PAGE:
Friedman doesn't think the two timelines will confuse viewers, though. "I really believe that people are discerning enough to say this is the movie expression, this is the TV expression, and that's okay," Friedman said. "The way the genre, the way the franchises are sort of being branded out, you end with a lot of different expressions of a franchise. Sometimes they are all in canon, sometimes they are not, and I think sometimes it's more confusing for fans when people try to do back bends and make that happen."
While there's never been a serious conversation about creating a syncronicity between the two stories, one thing that has been discussed is the matter of marketing. "We have talked more about a way to dovetail off the marketing of the movie so more people can watch the show," Friedman said. "That's what I want, I want that."
Not knowing whether the season is going to end after 13 or 22 episodes created a different creative process than what the writing staff was used to. "Process-wise it's very interesting because we don't go on the air till September 8, but we are shooting episode five, we are writing episodes ten, eleven and twelve right now, and starting on Monday we will be working on breaking episode thirteen," Friedman explained. "So we're almost done with what we are being paid to do. Usually what they do is pay us to do another three scripts so they can keep the train going because if we stop working, if they then want us to do it, then we'll get completely screwed. Creatively, I've always planned for 13 and hoped for 22 so I tried to find a really good organic place for 13. It's sort of like halftime at the football game."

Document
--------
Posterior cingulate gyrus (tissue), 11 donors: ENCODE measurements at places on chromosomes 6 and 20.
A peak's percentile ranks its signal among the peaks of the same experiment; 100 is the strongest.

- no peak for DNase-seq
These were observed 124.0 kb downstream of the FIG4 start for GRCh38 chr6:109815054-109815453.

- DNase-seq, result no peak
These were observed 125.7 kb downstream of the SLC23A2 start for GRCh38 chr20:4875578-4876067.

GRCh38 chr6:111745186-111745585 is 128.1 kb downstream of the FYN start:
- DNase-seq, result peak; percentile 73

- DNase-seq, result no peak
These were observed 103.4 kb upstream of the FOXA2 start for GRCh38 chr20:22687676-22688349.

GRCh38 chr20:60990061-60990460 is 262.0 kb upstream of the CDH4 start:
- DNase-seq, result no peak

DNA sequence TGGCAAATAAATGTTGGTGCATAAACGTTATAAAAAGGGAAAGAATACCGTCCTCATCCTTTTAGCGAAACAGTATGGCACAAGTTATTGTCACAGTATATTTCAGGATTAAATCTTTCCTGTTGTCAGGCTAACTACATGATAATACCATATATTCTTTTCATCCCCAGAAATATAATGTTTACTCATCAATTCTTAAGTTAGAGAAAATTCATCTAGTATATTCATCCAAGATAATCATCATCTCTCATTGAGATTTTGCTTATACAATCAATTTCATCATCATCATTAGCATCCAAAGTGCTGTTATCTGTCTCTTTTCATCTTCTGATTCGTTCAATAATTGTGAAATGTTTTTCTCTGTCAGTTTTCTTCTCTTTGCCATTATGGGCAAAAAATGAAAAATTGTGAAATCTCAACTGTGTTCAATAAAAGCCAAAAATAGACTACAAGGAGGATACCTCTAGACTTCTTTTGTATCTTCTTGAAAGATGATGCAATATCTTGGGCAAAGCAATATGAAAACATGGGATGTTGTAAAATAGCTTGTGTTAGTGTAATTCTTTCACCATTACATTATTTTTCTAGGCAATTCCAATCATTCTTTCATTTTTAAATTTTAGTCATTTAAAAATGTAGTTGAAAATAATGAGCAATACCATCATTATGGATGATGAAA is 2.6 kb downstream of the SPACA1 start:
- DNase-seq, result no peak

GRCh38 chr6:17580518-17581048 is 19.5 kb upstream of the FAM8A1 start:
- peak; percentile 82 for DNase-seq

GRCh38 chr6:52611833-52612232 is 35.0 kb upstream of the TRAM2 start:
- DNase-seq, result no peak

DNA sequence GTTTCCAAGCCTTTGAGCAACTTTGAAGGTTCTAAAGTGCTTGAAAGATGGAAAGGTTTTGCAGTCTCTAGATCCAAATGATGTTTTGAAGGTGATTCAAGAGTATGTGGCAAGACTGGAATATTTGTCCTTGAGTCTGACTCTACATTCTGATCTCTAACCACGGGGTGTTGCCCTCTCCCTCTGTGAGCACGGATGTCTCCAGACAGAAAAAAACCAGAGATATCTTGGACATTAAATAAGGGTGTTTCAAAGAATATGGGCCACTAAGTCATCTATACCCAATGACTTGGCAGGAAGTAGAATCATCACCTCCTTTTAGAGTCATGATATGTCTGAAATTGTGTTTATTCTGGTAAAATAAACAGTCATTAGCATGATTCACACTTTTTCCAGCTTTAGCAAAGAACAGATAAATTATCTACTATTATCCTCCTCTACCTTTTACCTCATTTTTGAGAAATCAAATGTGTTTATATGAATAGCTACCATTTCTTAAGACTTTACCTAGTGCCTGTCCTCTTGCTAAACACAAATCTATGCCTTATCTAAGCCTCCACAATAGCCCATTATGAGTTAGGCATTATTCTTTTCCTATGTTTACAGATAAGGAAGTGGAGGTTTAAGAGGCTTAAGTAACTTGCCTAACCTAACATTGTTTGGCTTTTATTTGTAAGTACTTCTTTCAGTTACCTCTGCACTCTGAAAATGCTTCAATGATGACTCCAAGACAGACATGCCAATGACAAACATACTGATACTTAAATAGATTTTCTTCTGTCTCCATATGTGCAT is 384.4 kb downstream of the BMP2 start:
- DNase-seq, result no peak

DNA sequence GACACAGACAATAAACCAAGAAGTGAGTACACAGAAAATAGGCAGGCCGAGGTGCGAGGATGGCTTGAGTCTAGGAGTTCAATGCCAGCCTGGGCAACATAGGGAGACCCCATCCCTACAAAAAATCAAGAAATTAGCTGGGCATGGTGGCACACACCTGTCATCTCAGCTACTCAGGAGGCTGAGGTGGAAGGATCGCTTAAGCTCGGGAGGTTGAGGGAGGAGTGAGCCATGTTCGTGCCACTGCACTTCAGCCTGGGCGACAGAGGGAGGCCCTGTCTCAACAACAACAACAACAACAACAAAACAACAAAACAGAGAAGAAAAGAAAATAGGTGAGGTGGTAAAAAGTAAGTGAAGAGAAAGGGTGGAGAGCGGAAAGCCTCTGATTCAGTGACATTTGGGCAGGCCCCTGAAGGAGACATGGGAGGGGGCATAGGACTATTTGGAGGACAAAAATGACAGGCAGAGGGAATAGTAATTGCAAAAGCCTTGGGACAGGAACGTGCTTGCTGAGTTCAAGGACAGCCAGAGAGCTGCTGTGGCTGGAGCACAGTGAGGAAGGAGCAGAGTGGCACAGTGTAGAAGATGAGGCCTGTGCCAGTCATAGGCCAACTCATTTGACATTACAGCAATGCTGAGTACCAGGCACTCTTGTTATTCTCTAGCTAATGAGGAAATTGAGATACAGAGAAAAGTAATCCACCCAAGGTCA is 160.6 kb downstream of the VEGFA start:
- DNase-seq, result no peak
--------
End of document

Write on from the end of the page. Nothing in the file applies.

Outside of the televised episodes, "Terminator: The Sarah Connor Chronicles" fans can look forward to specially created content available only on the internet. "It's still in the nascent stage," Friedman said. "We're trying to figure out a very economical way to do some future stories. I think that is fun stuff to do. I know that we are doing more future stuff in the regular season, we are doing at least one big dedicated future story. Last year's 'Dungeons & Dragons' was a big future story and we are going to try to integrate it more in flashes throughout the season, and we have some ideas of using those sets that they're already building to do some stuff. I'm not being vague, we're still writing them [and] we're still working on them. It's going be future oriented and it will involve some crossover with the main cast that's in the regular show and hopefully Lena [Headey]or Thomas [Dekker] or I will direct episodes of it."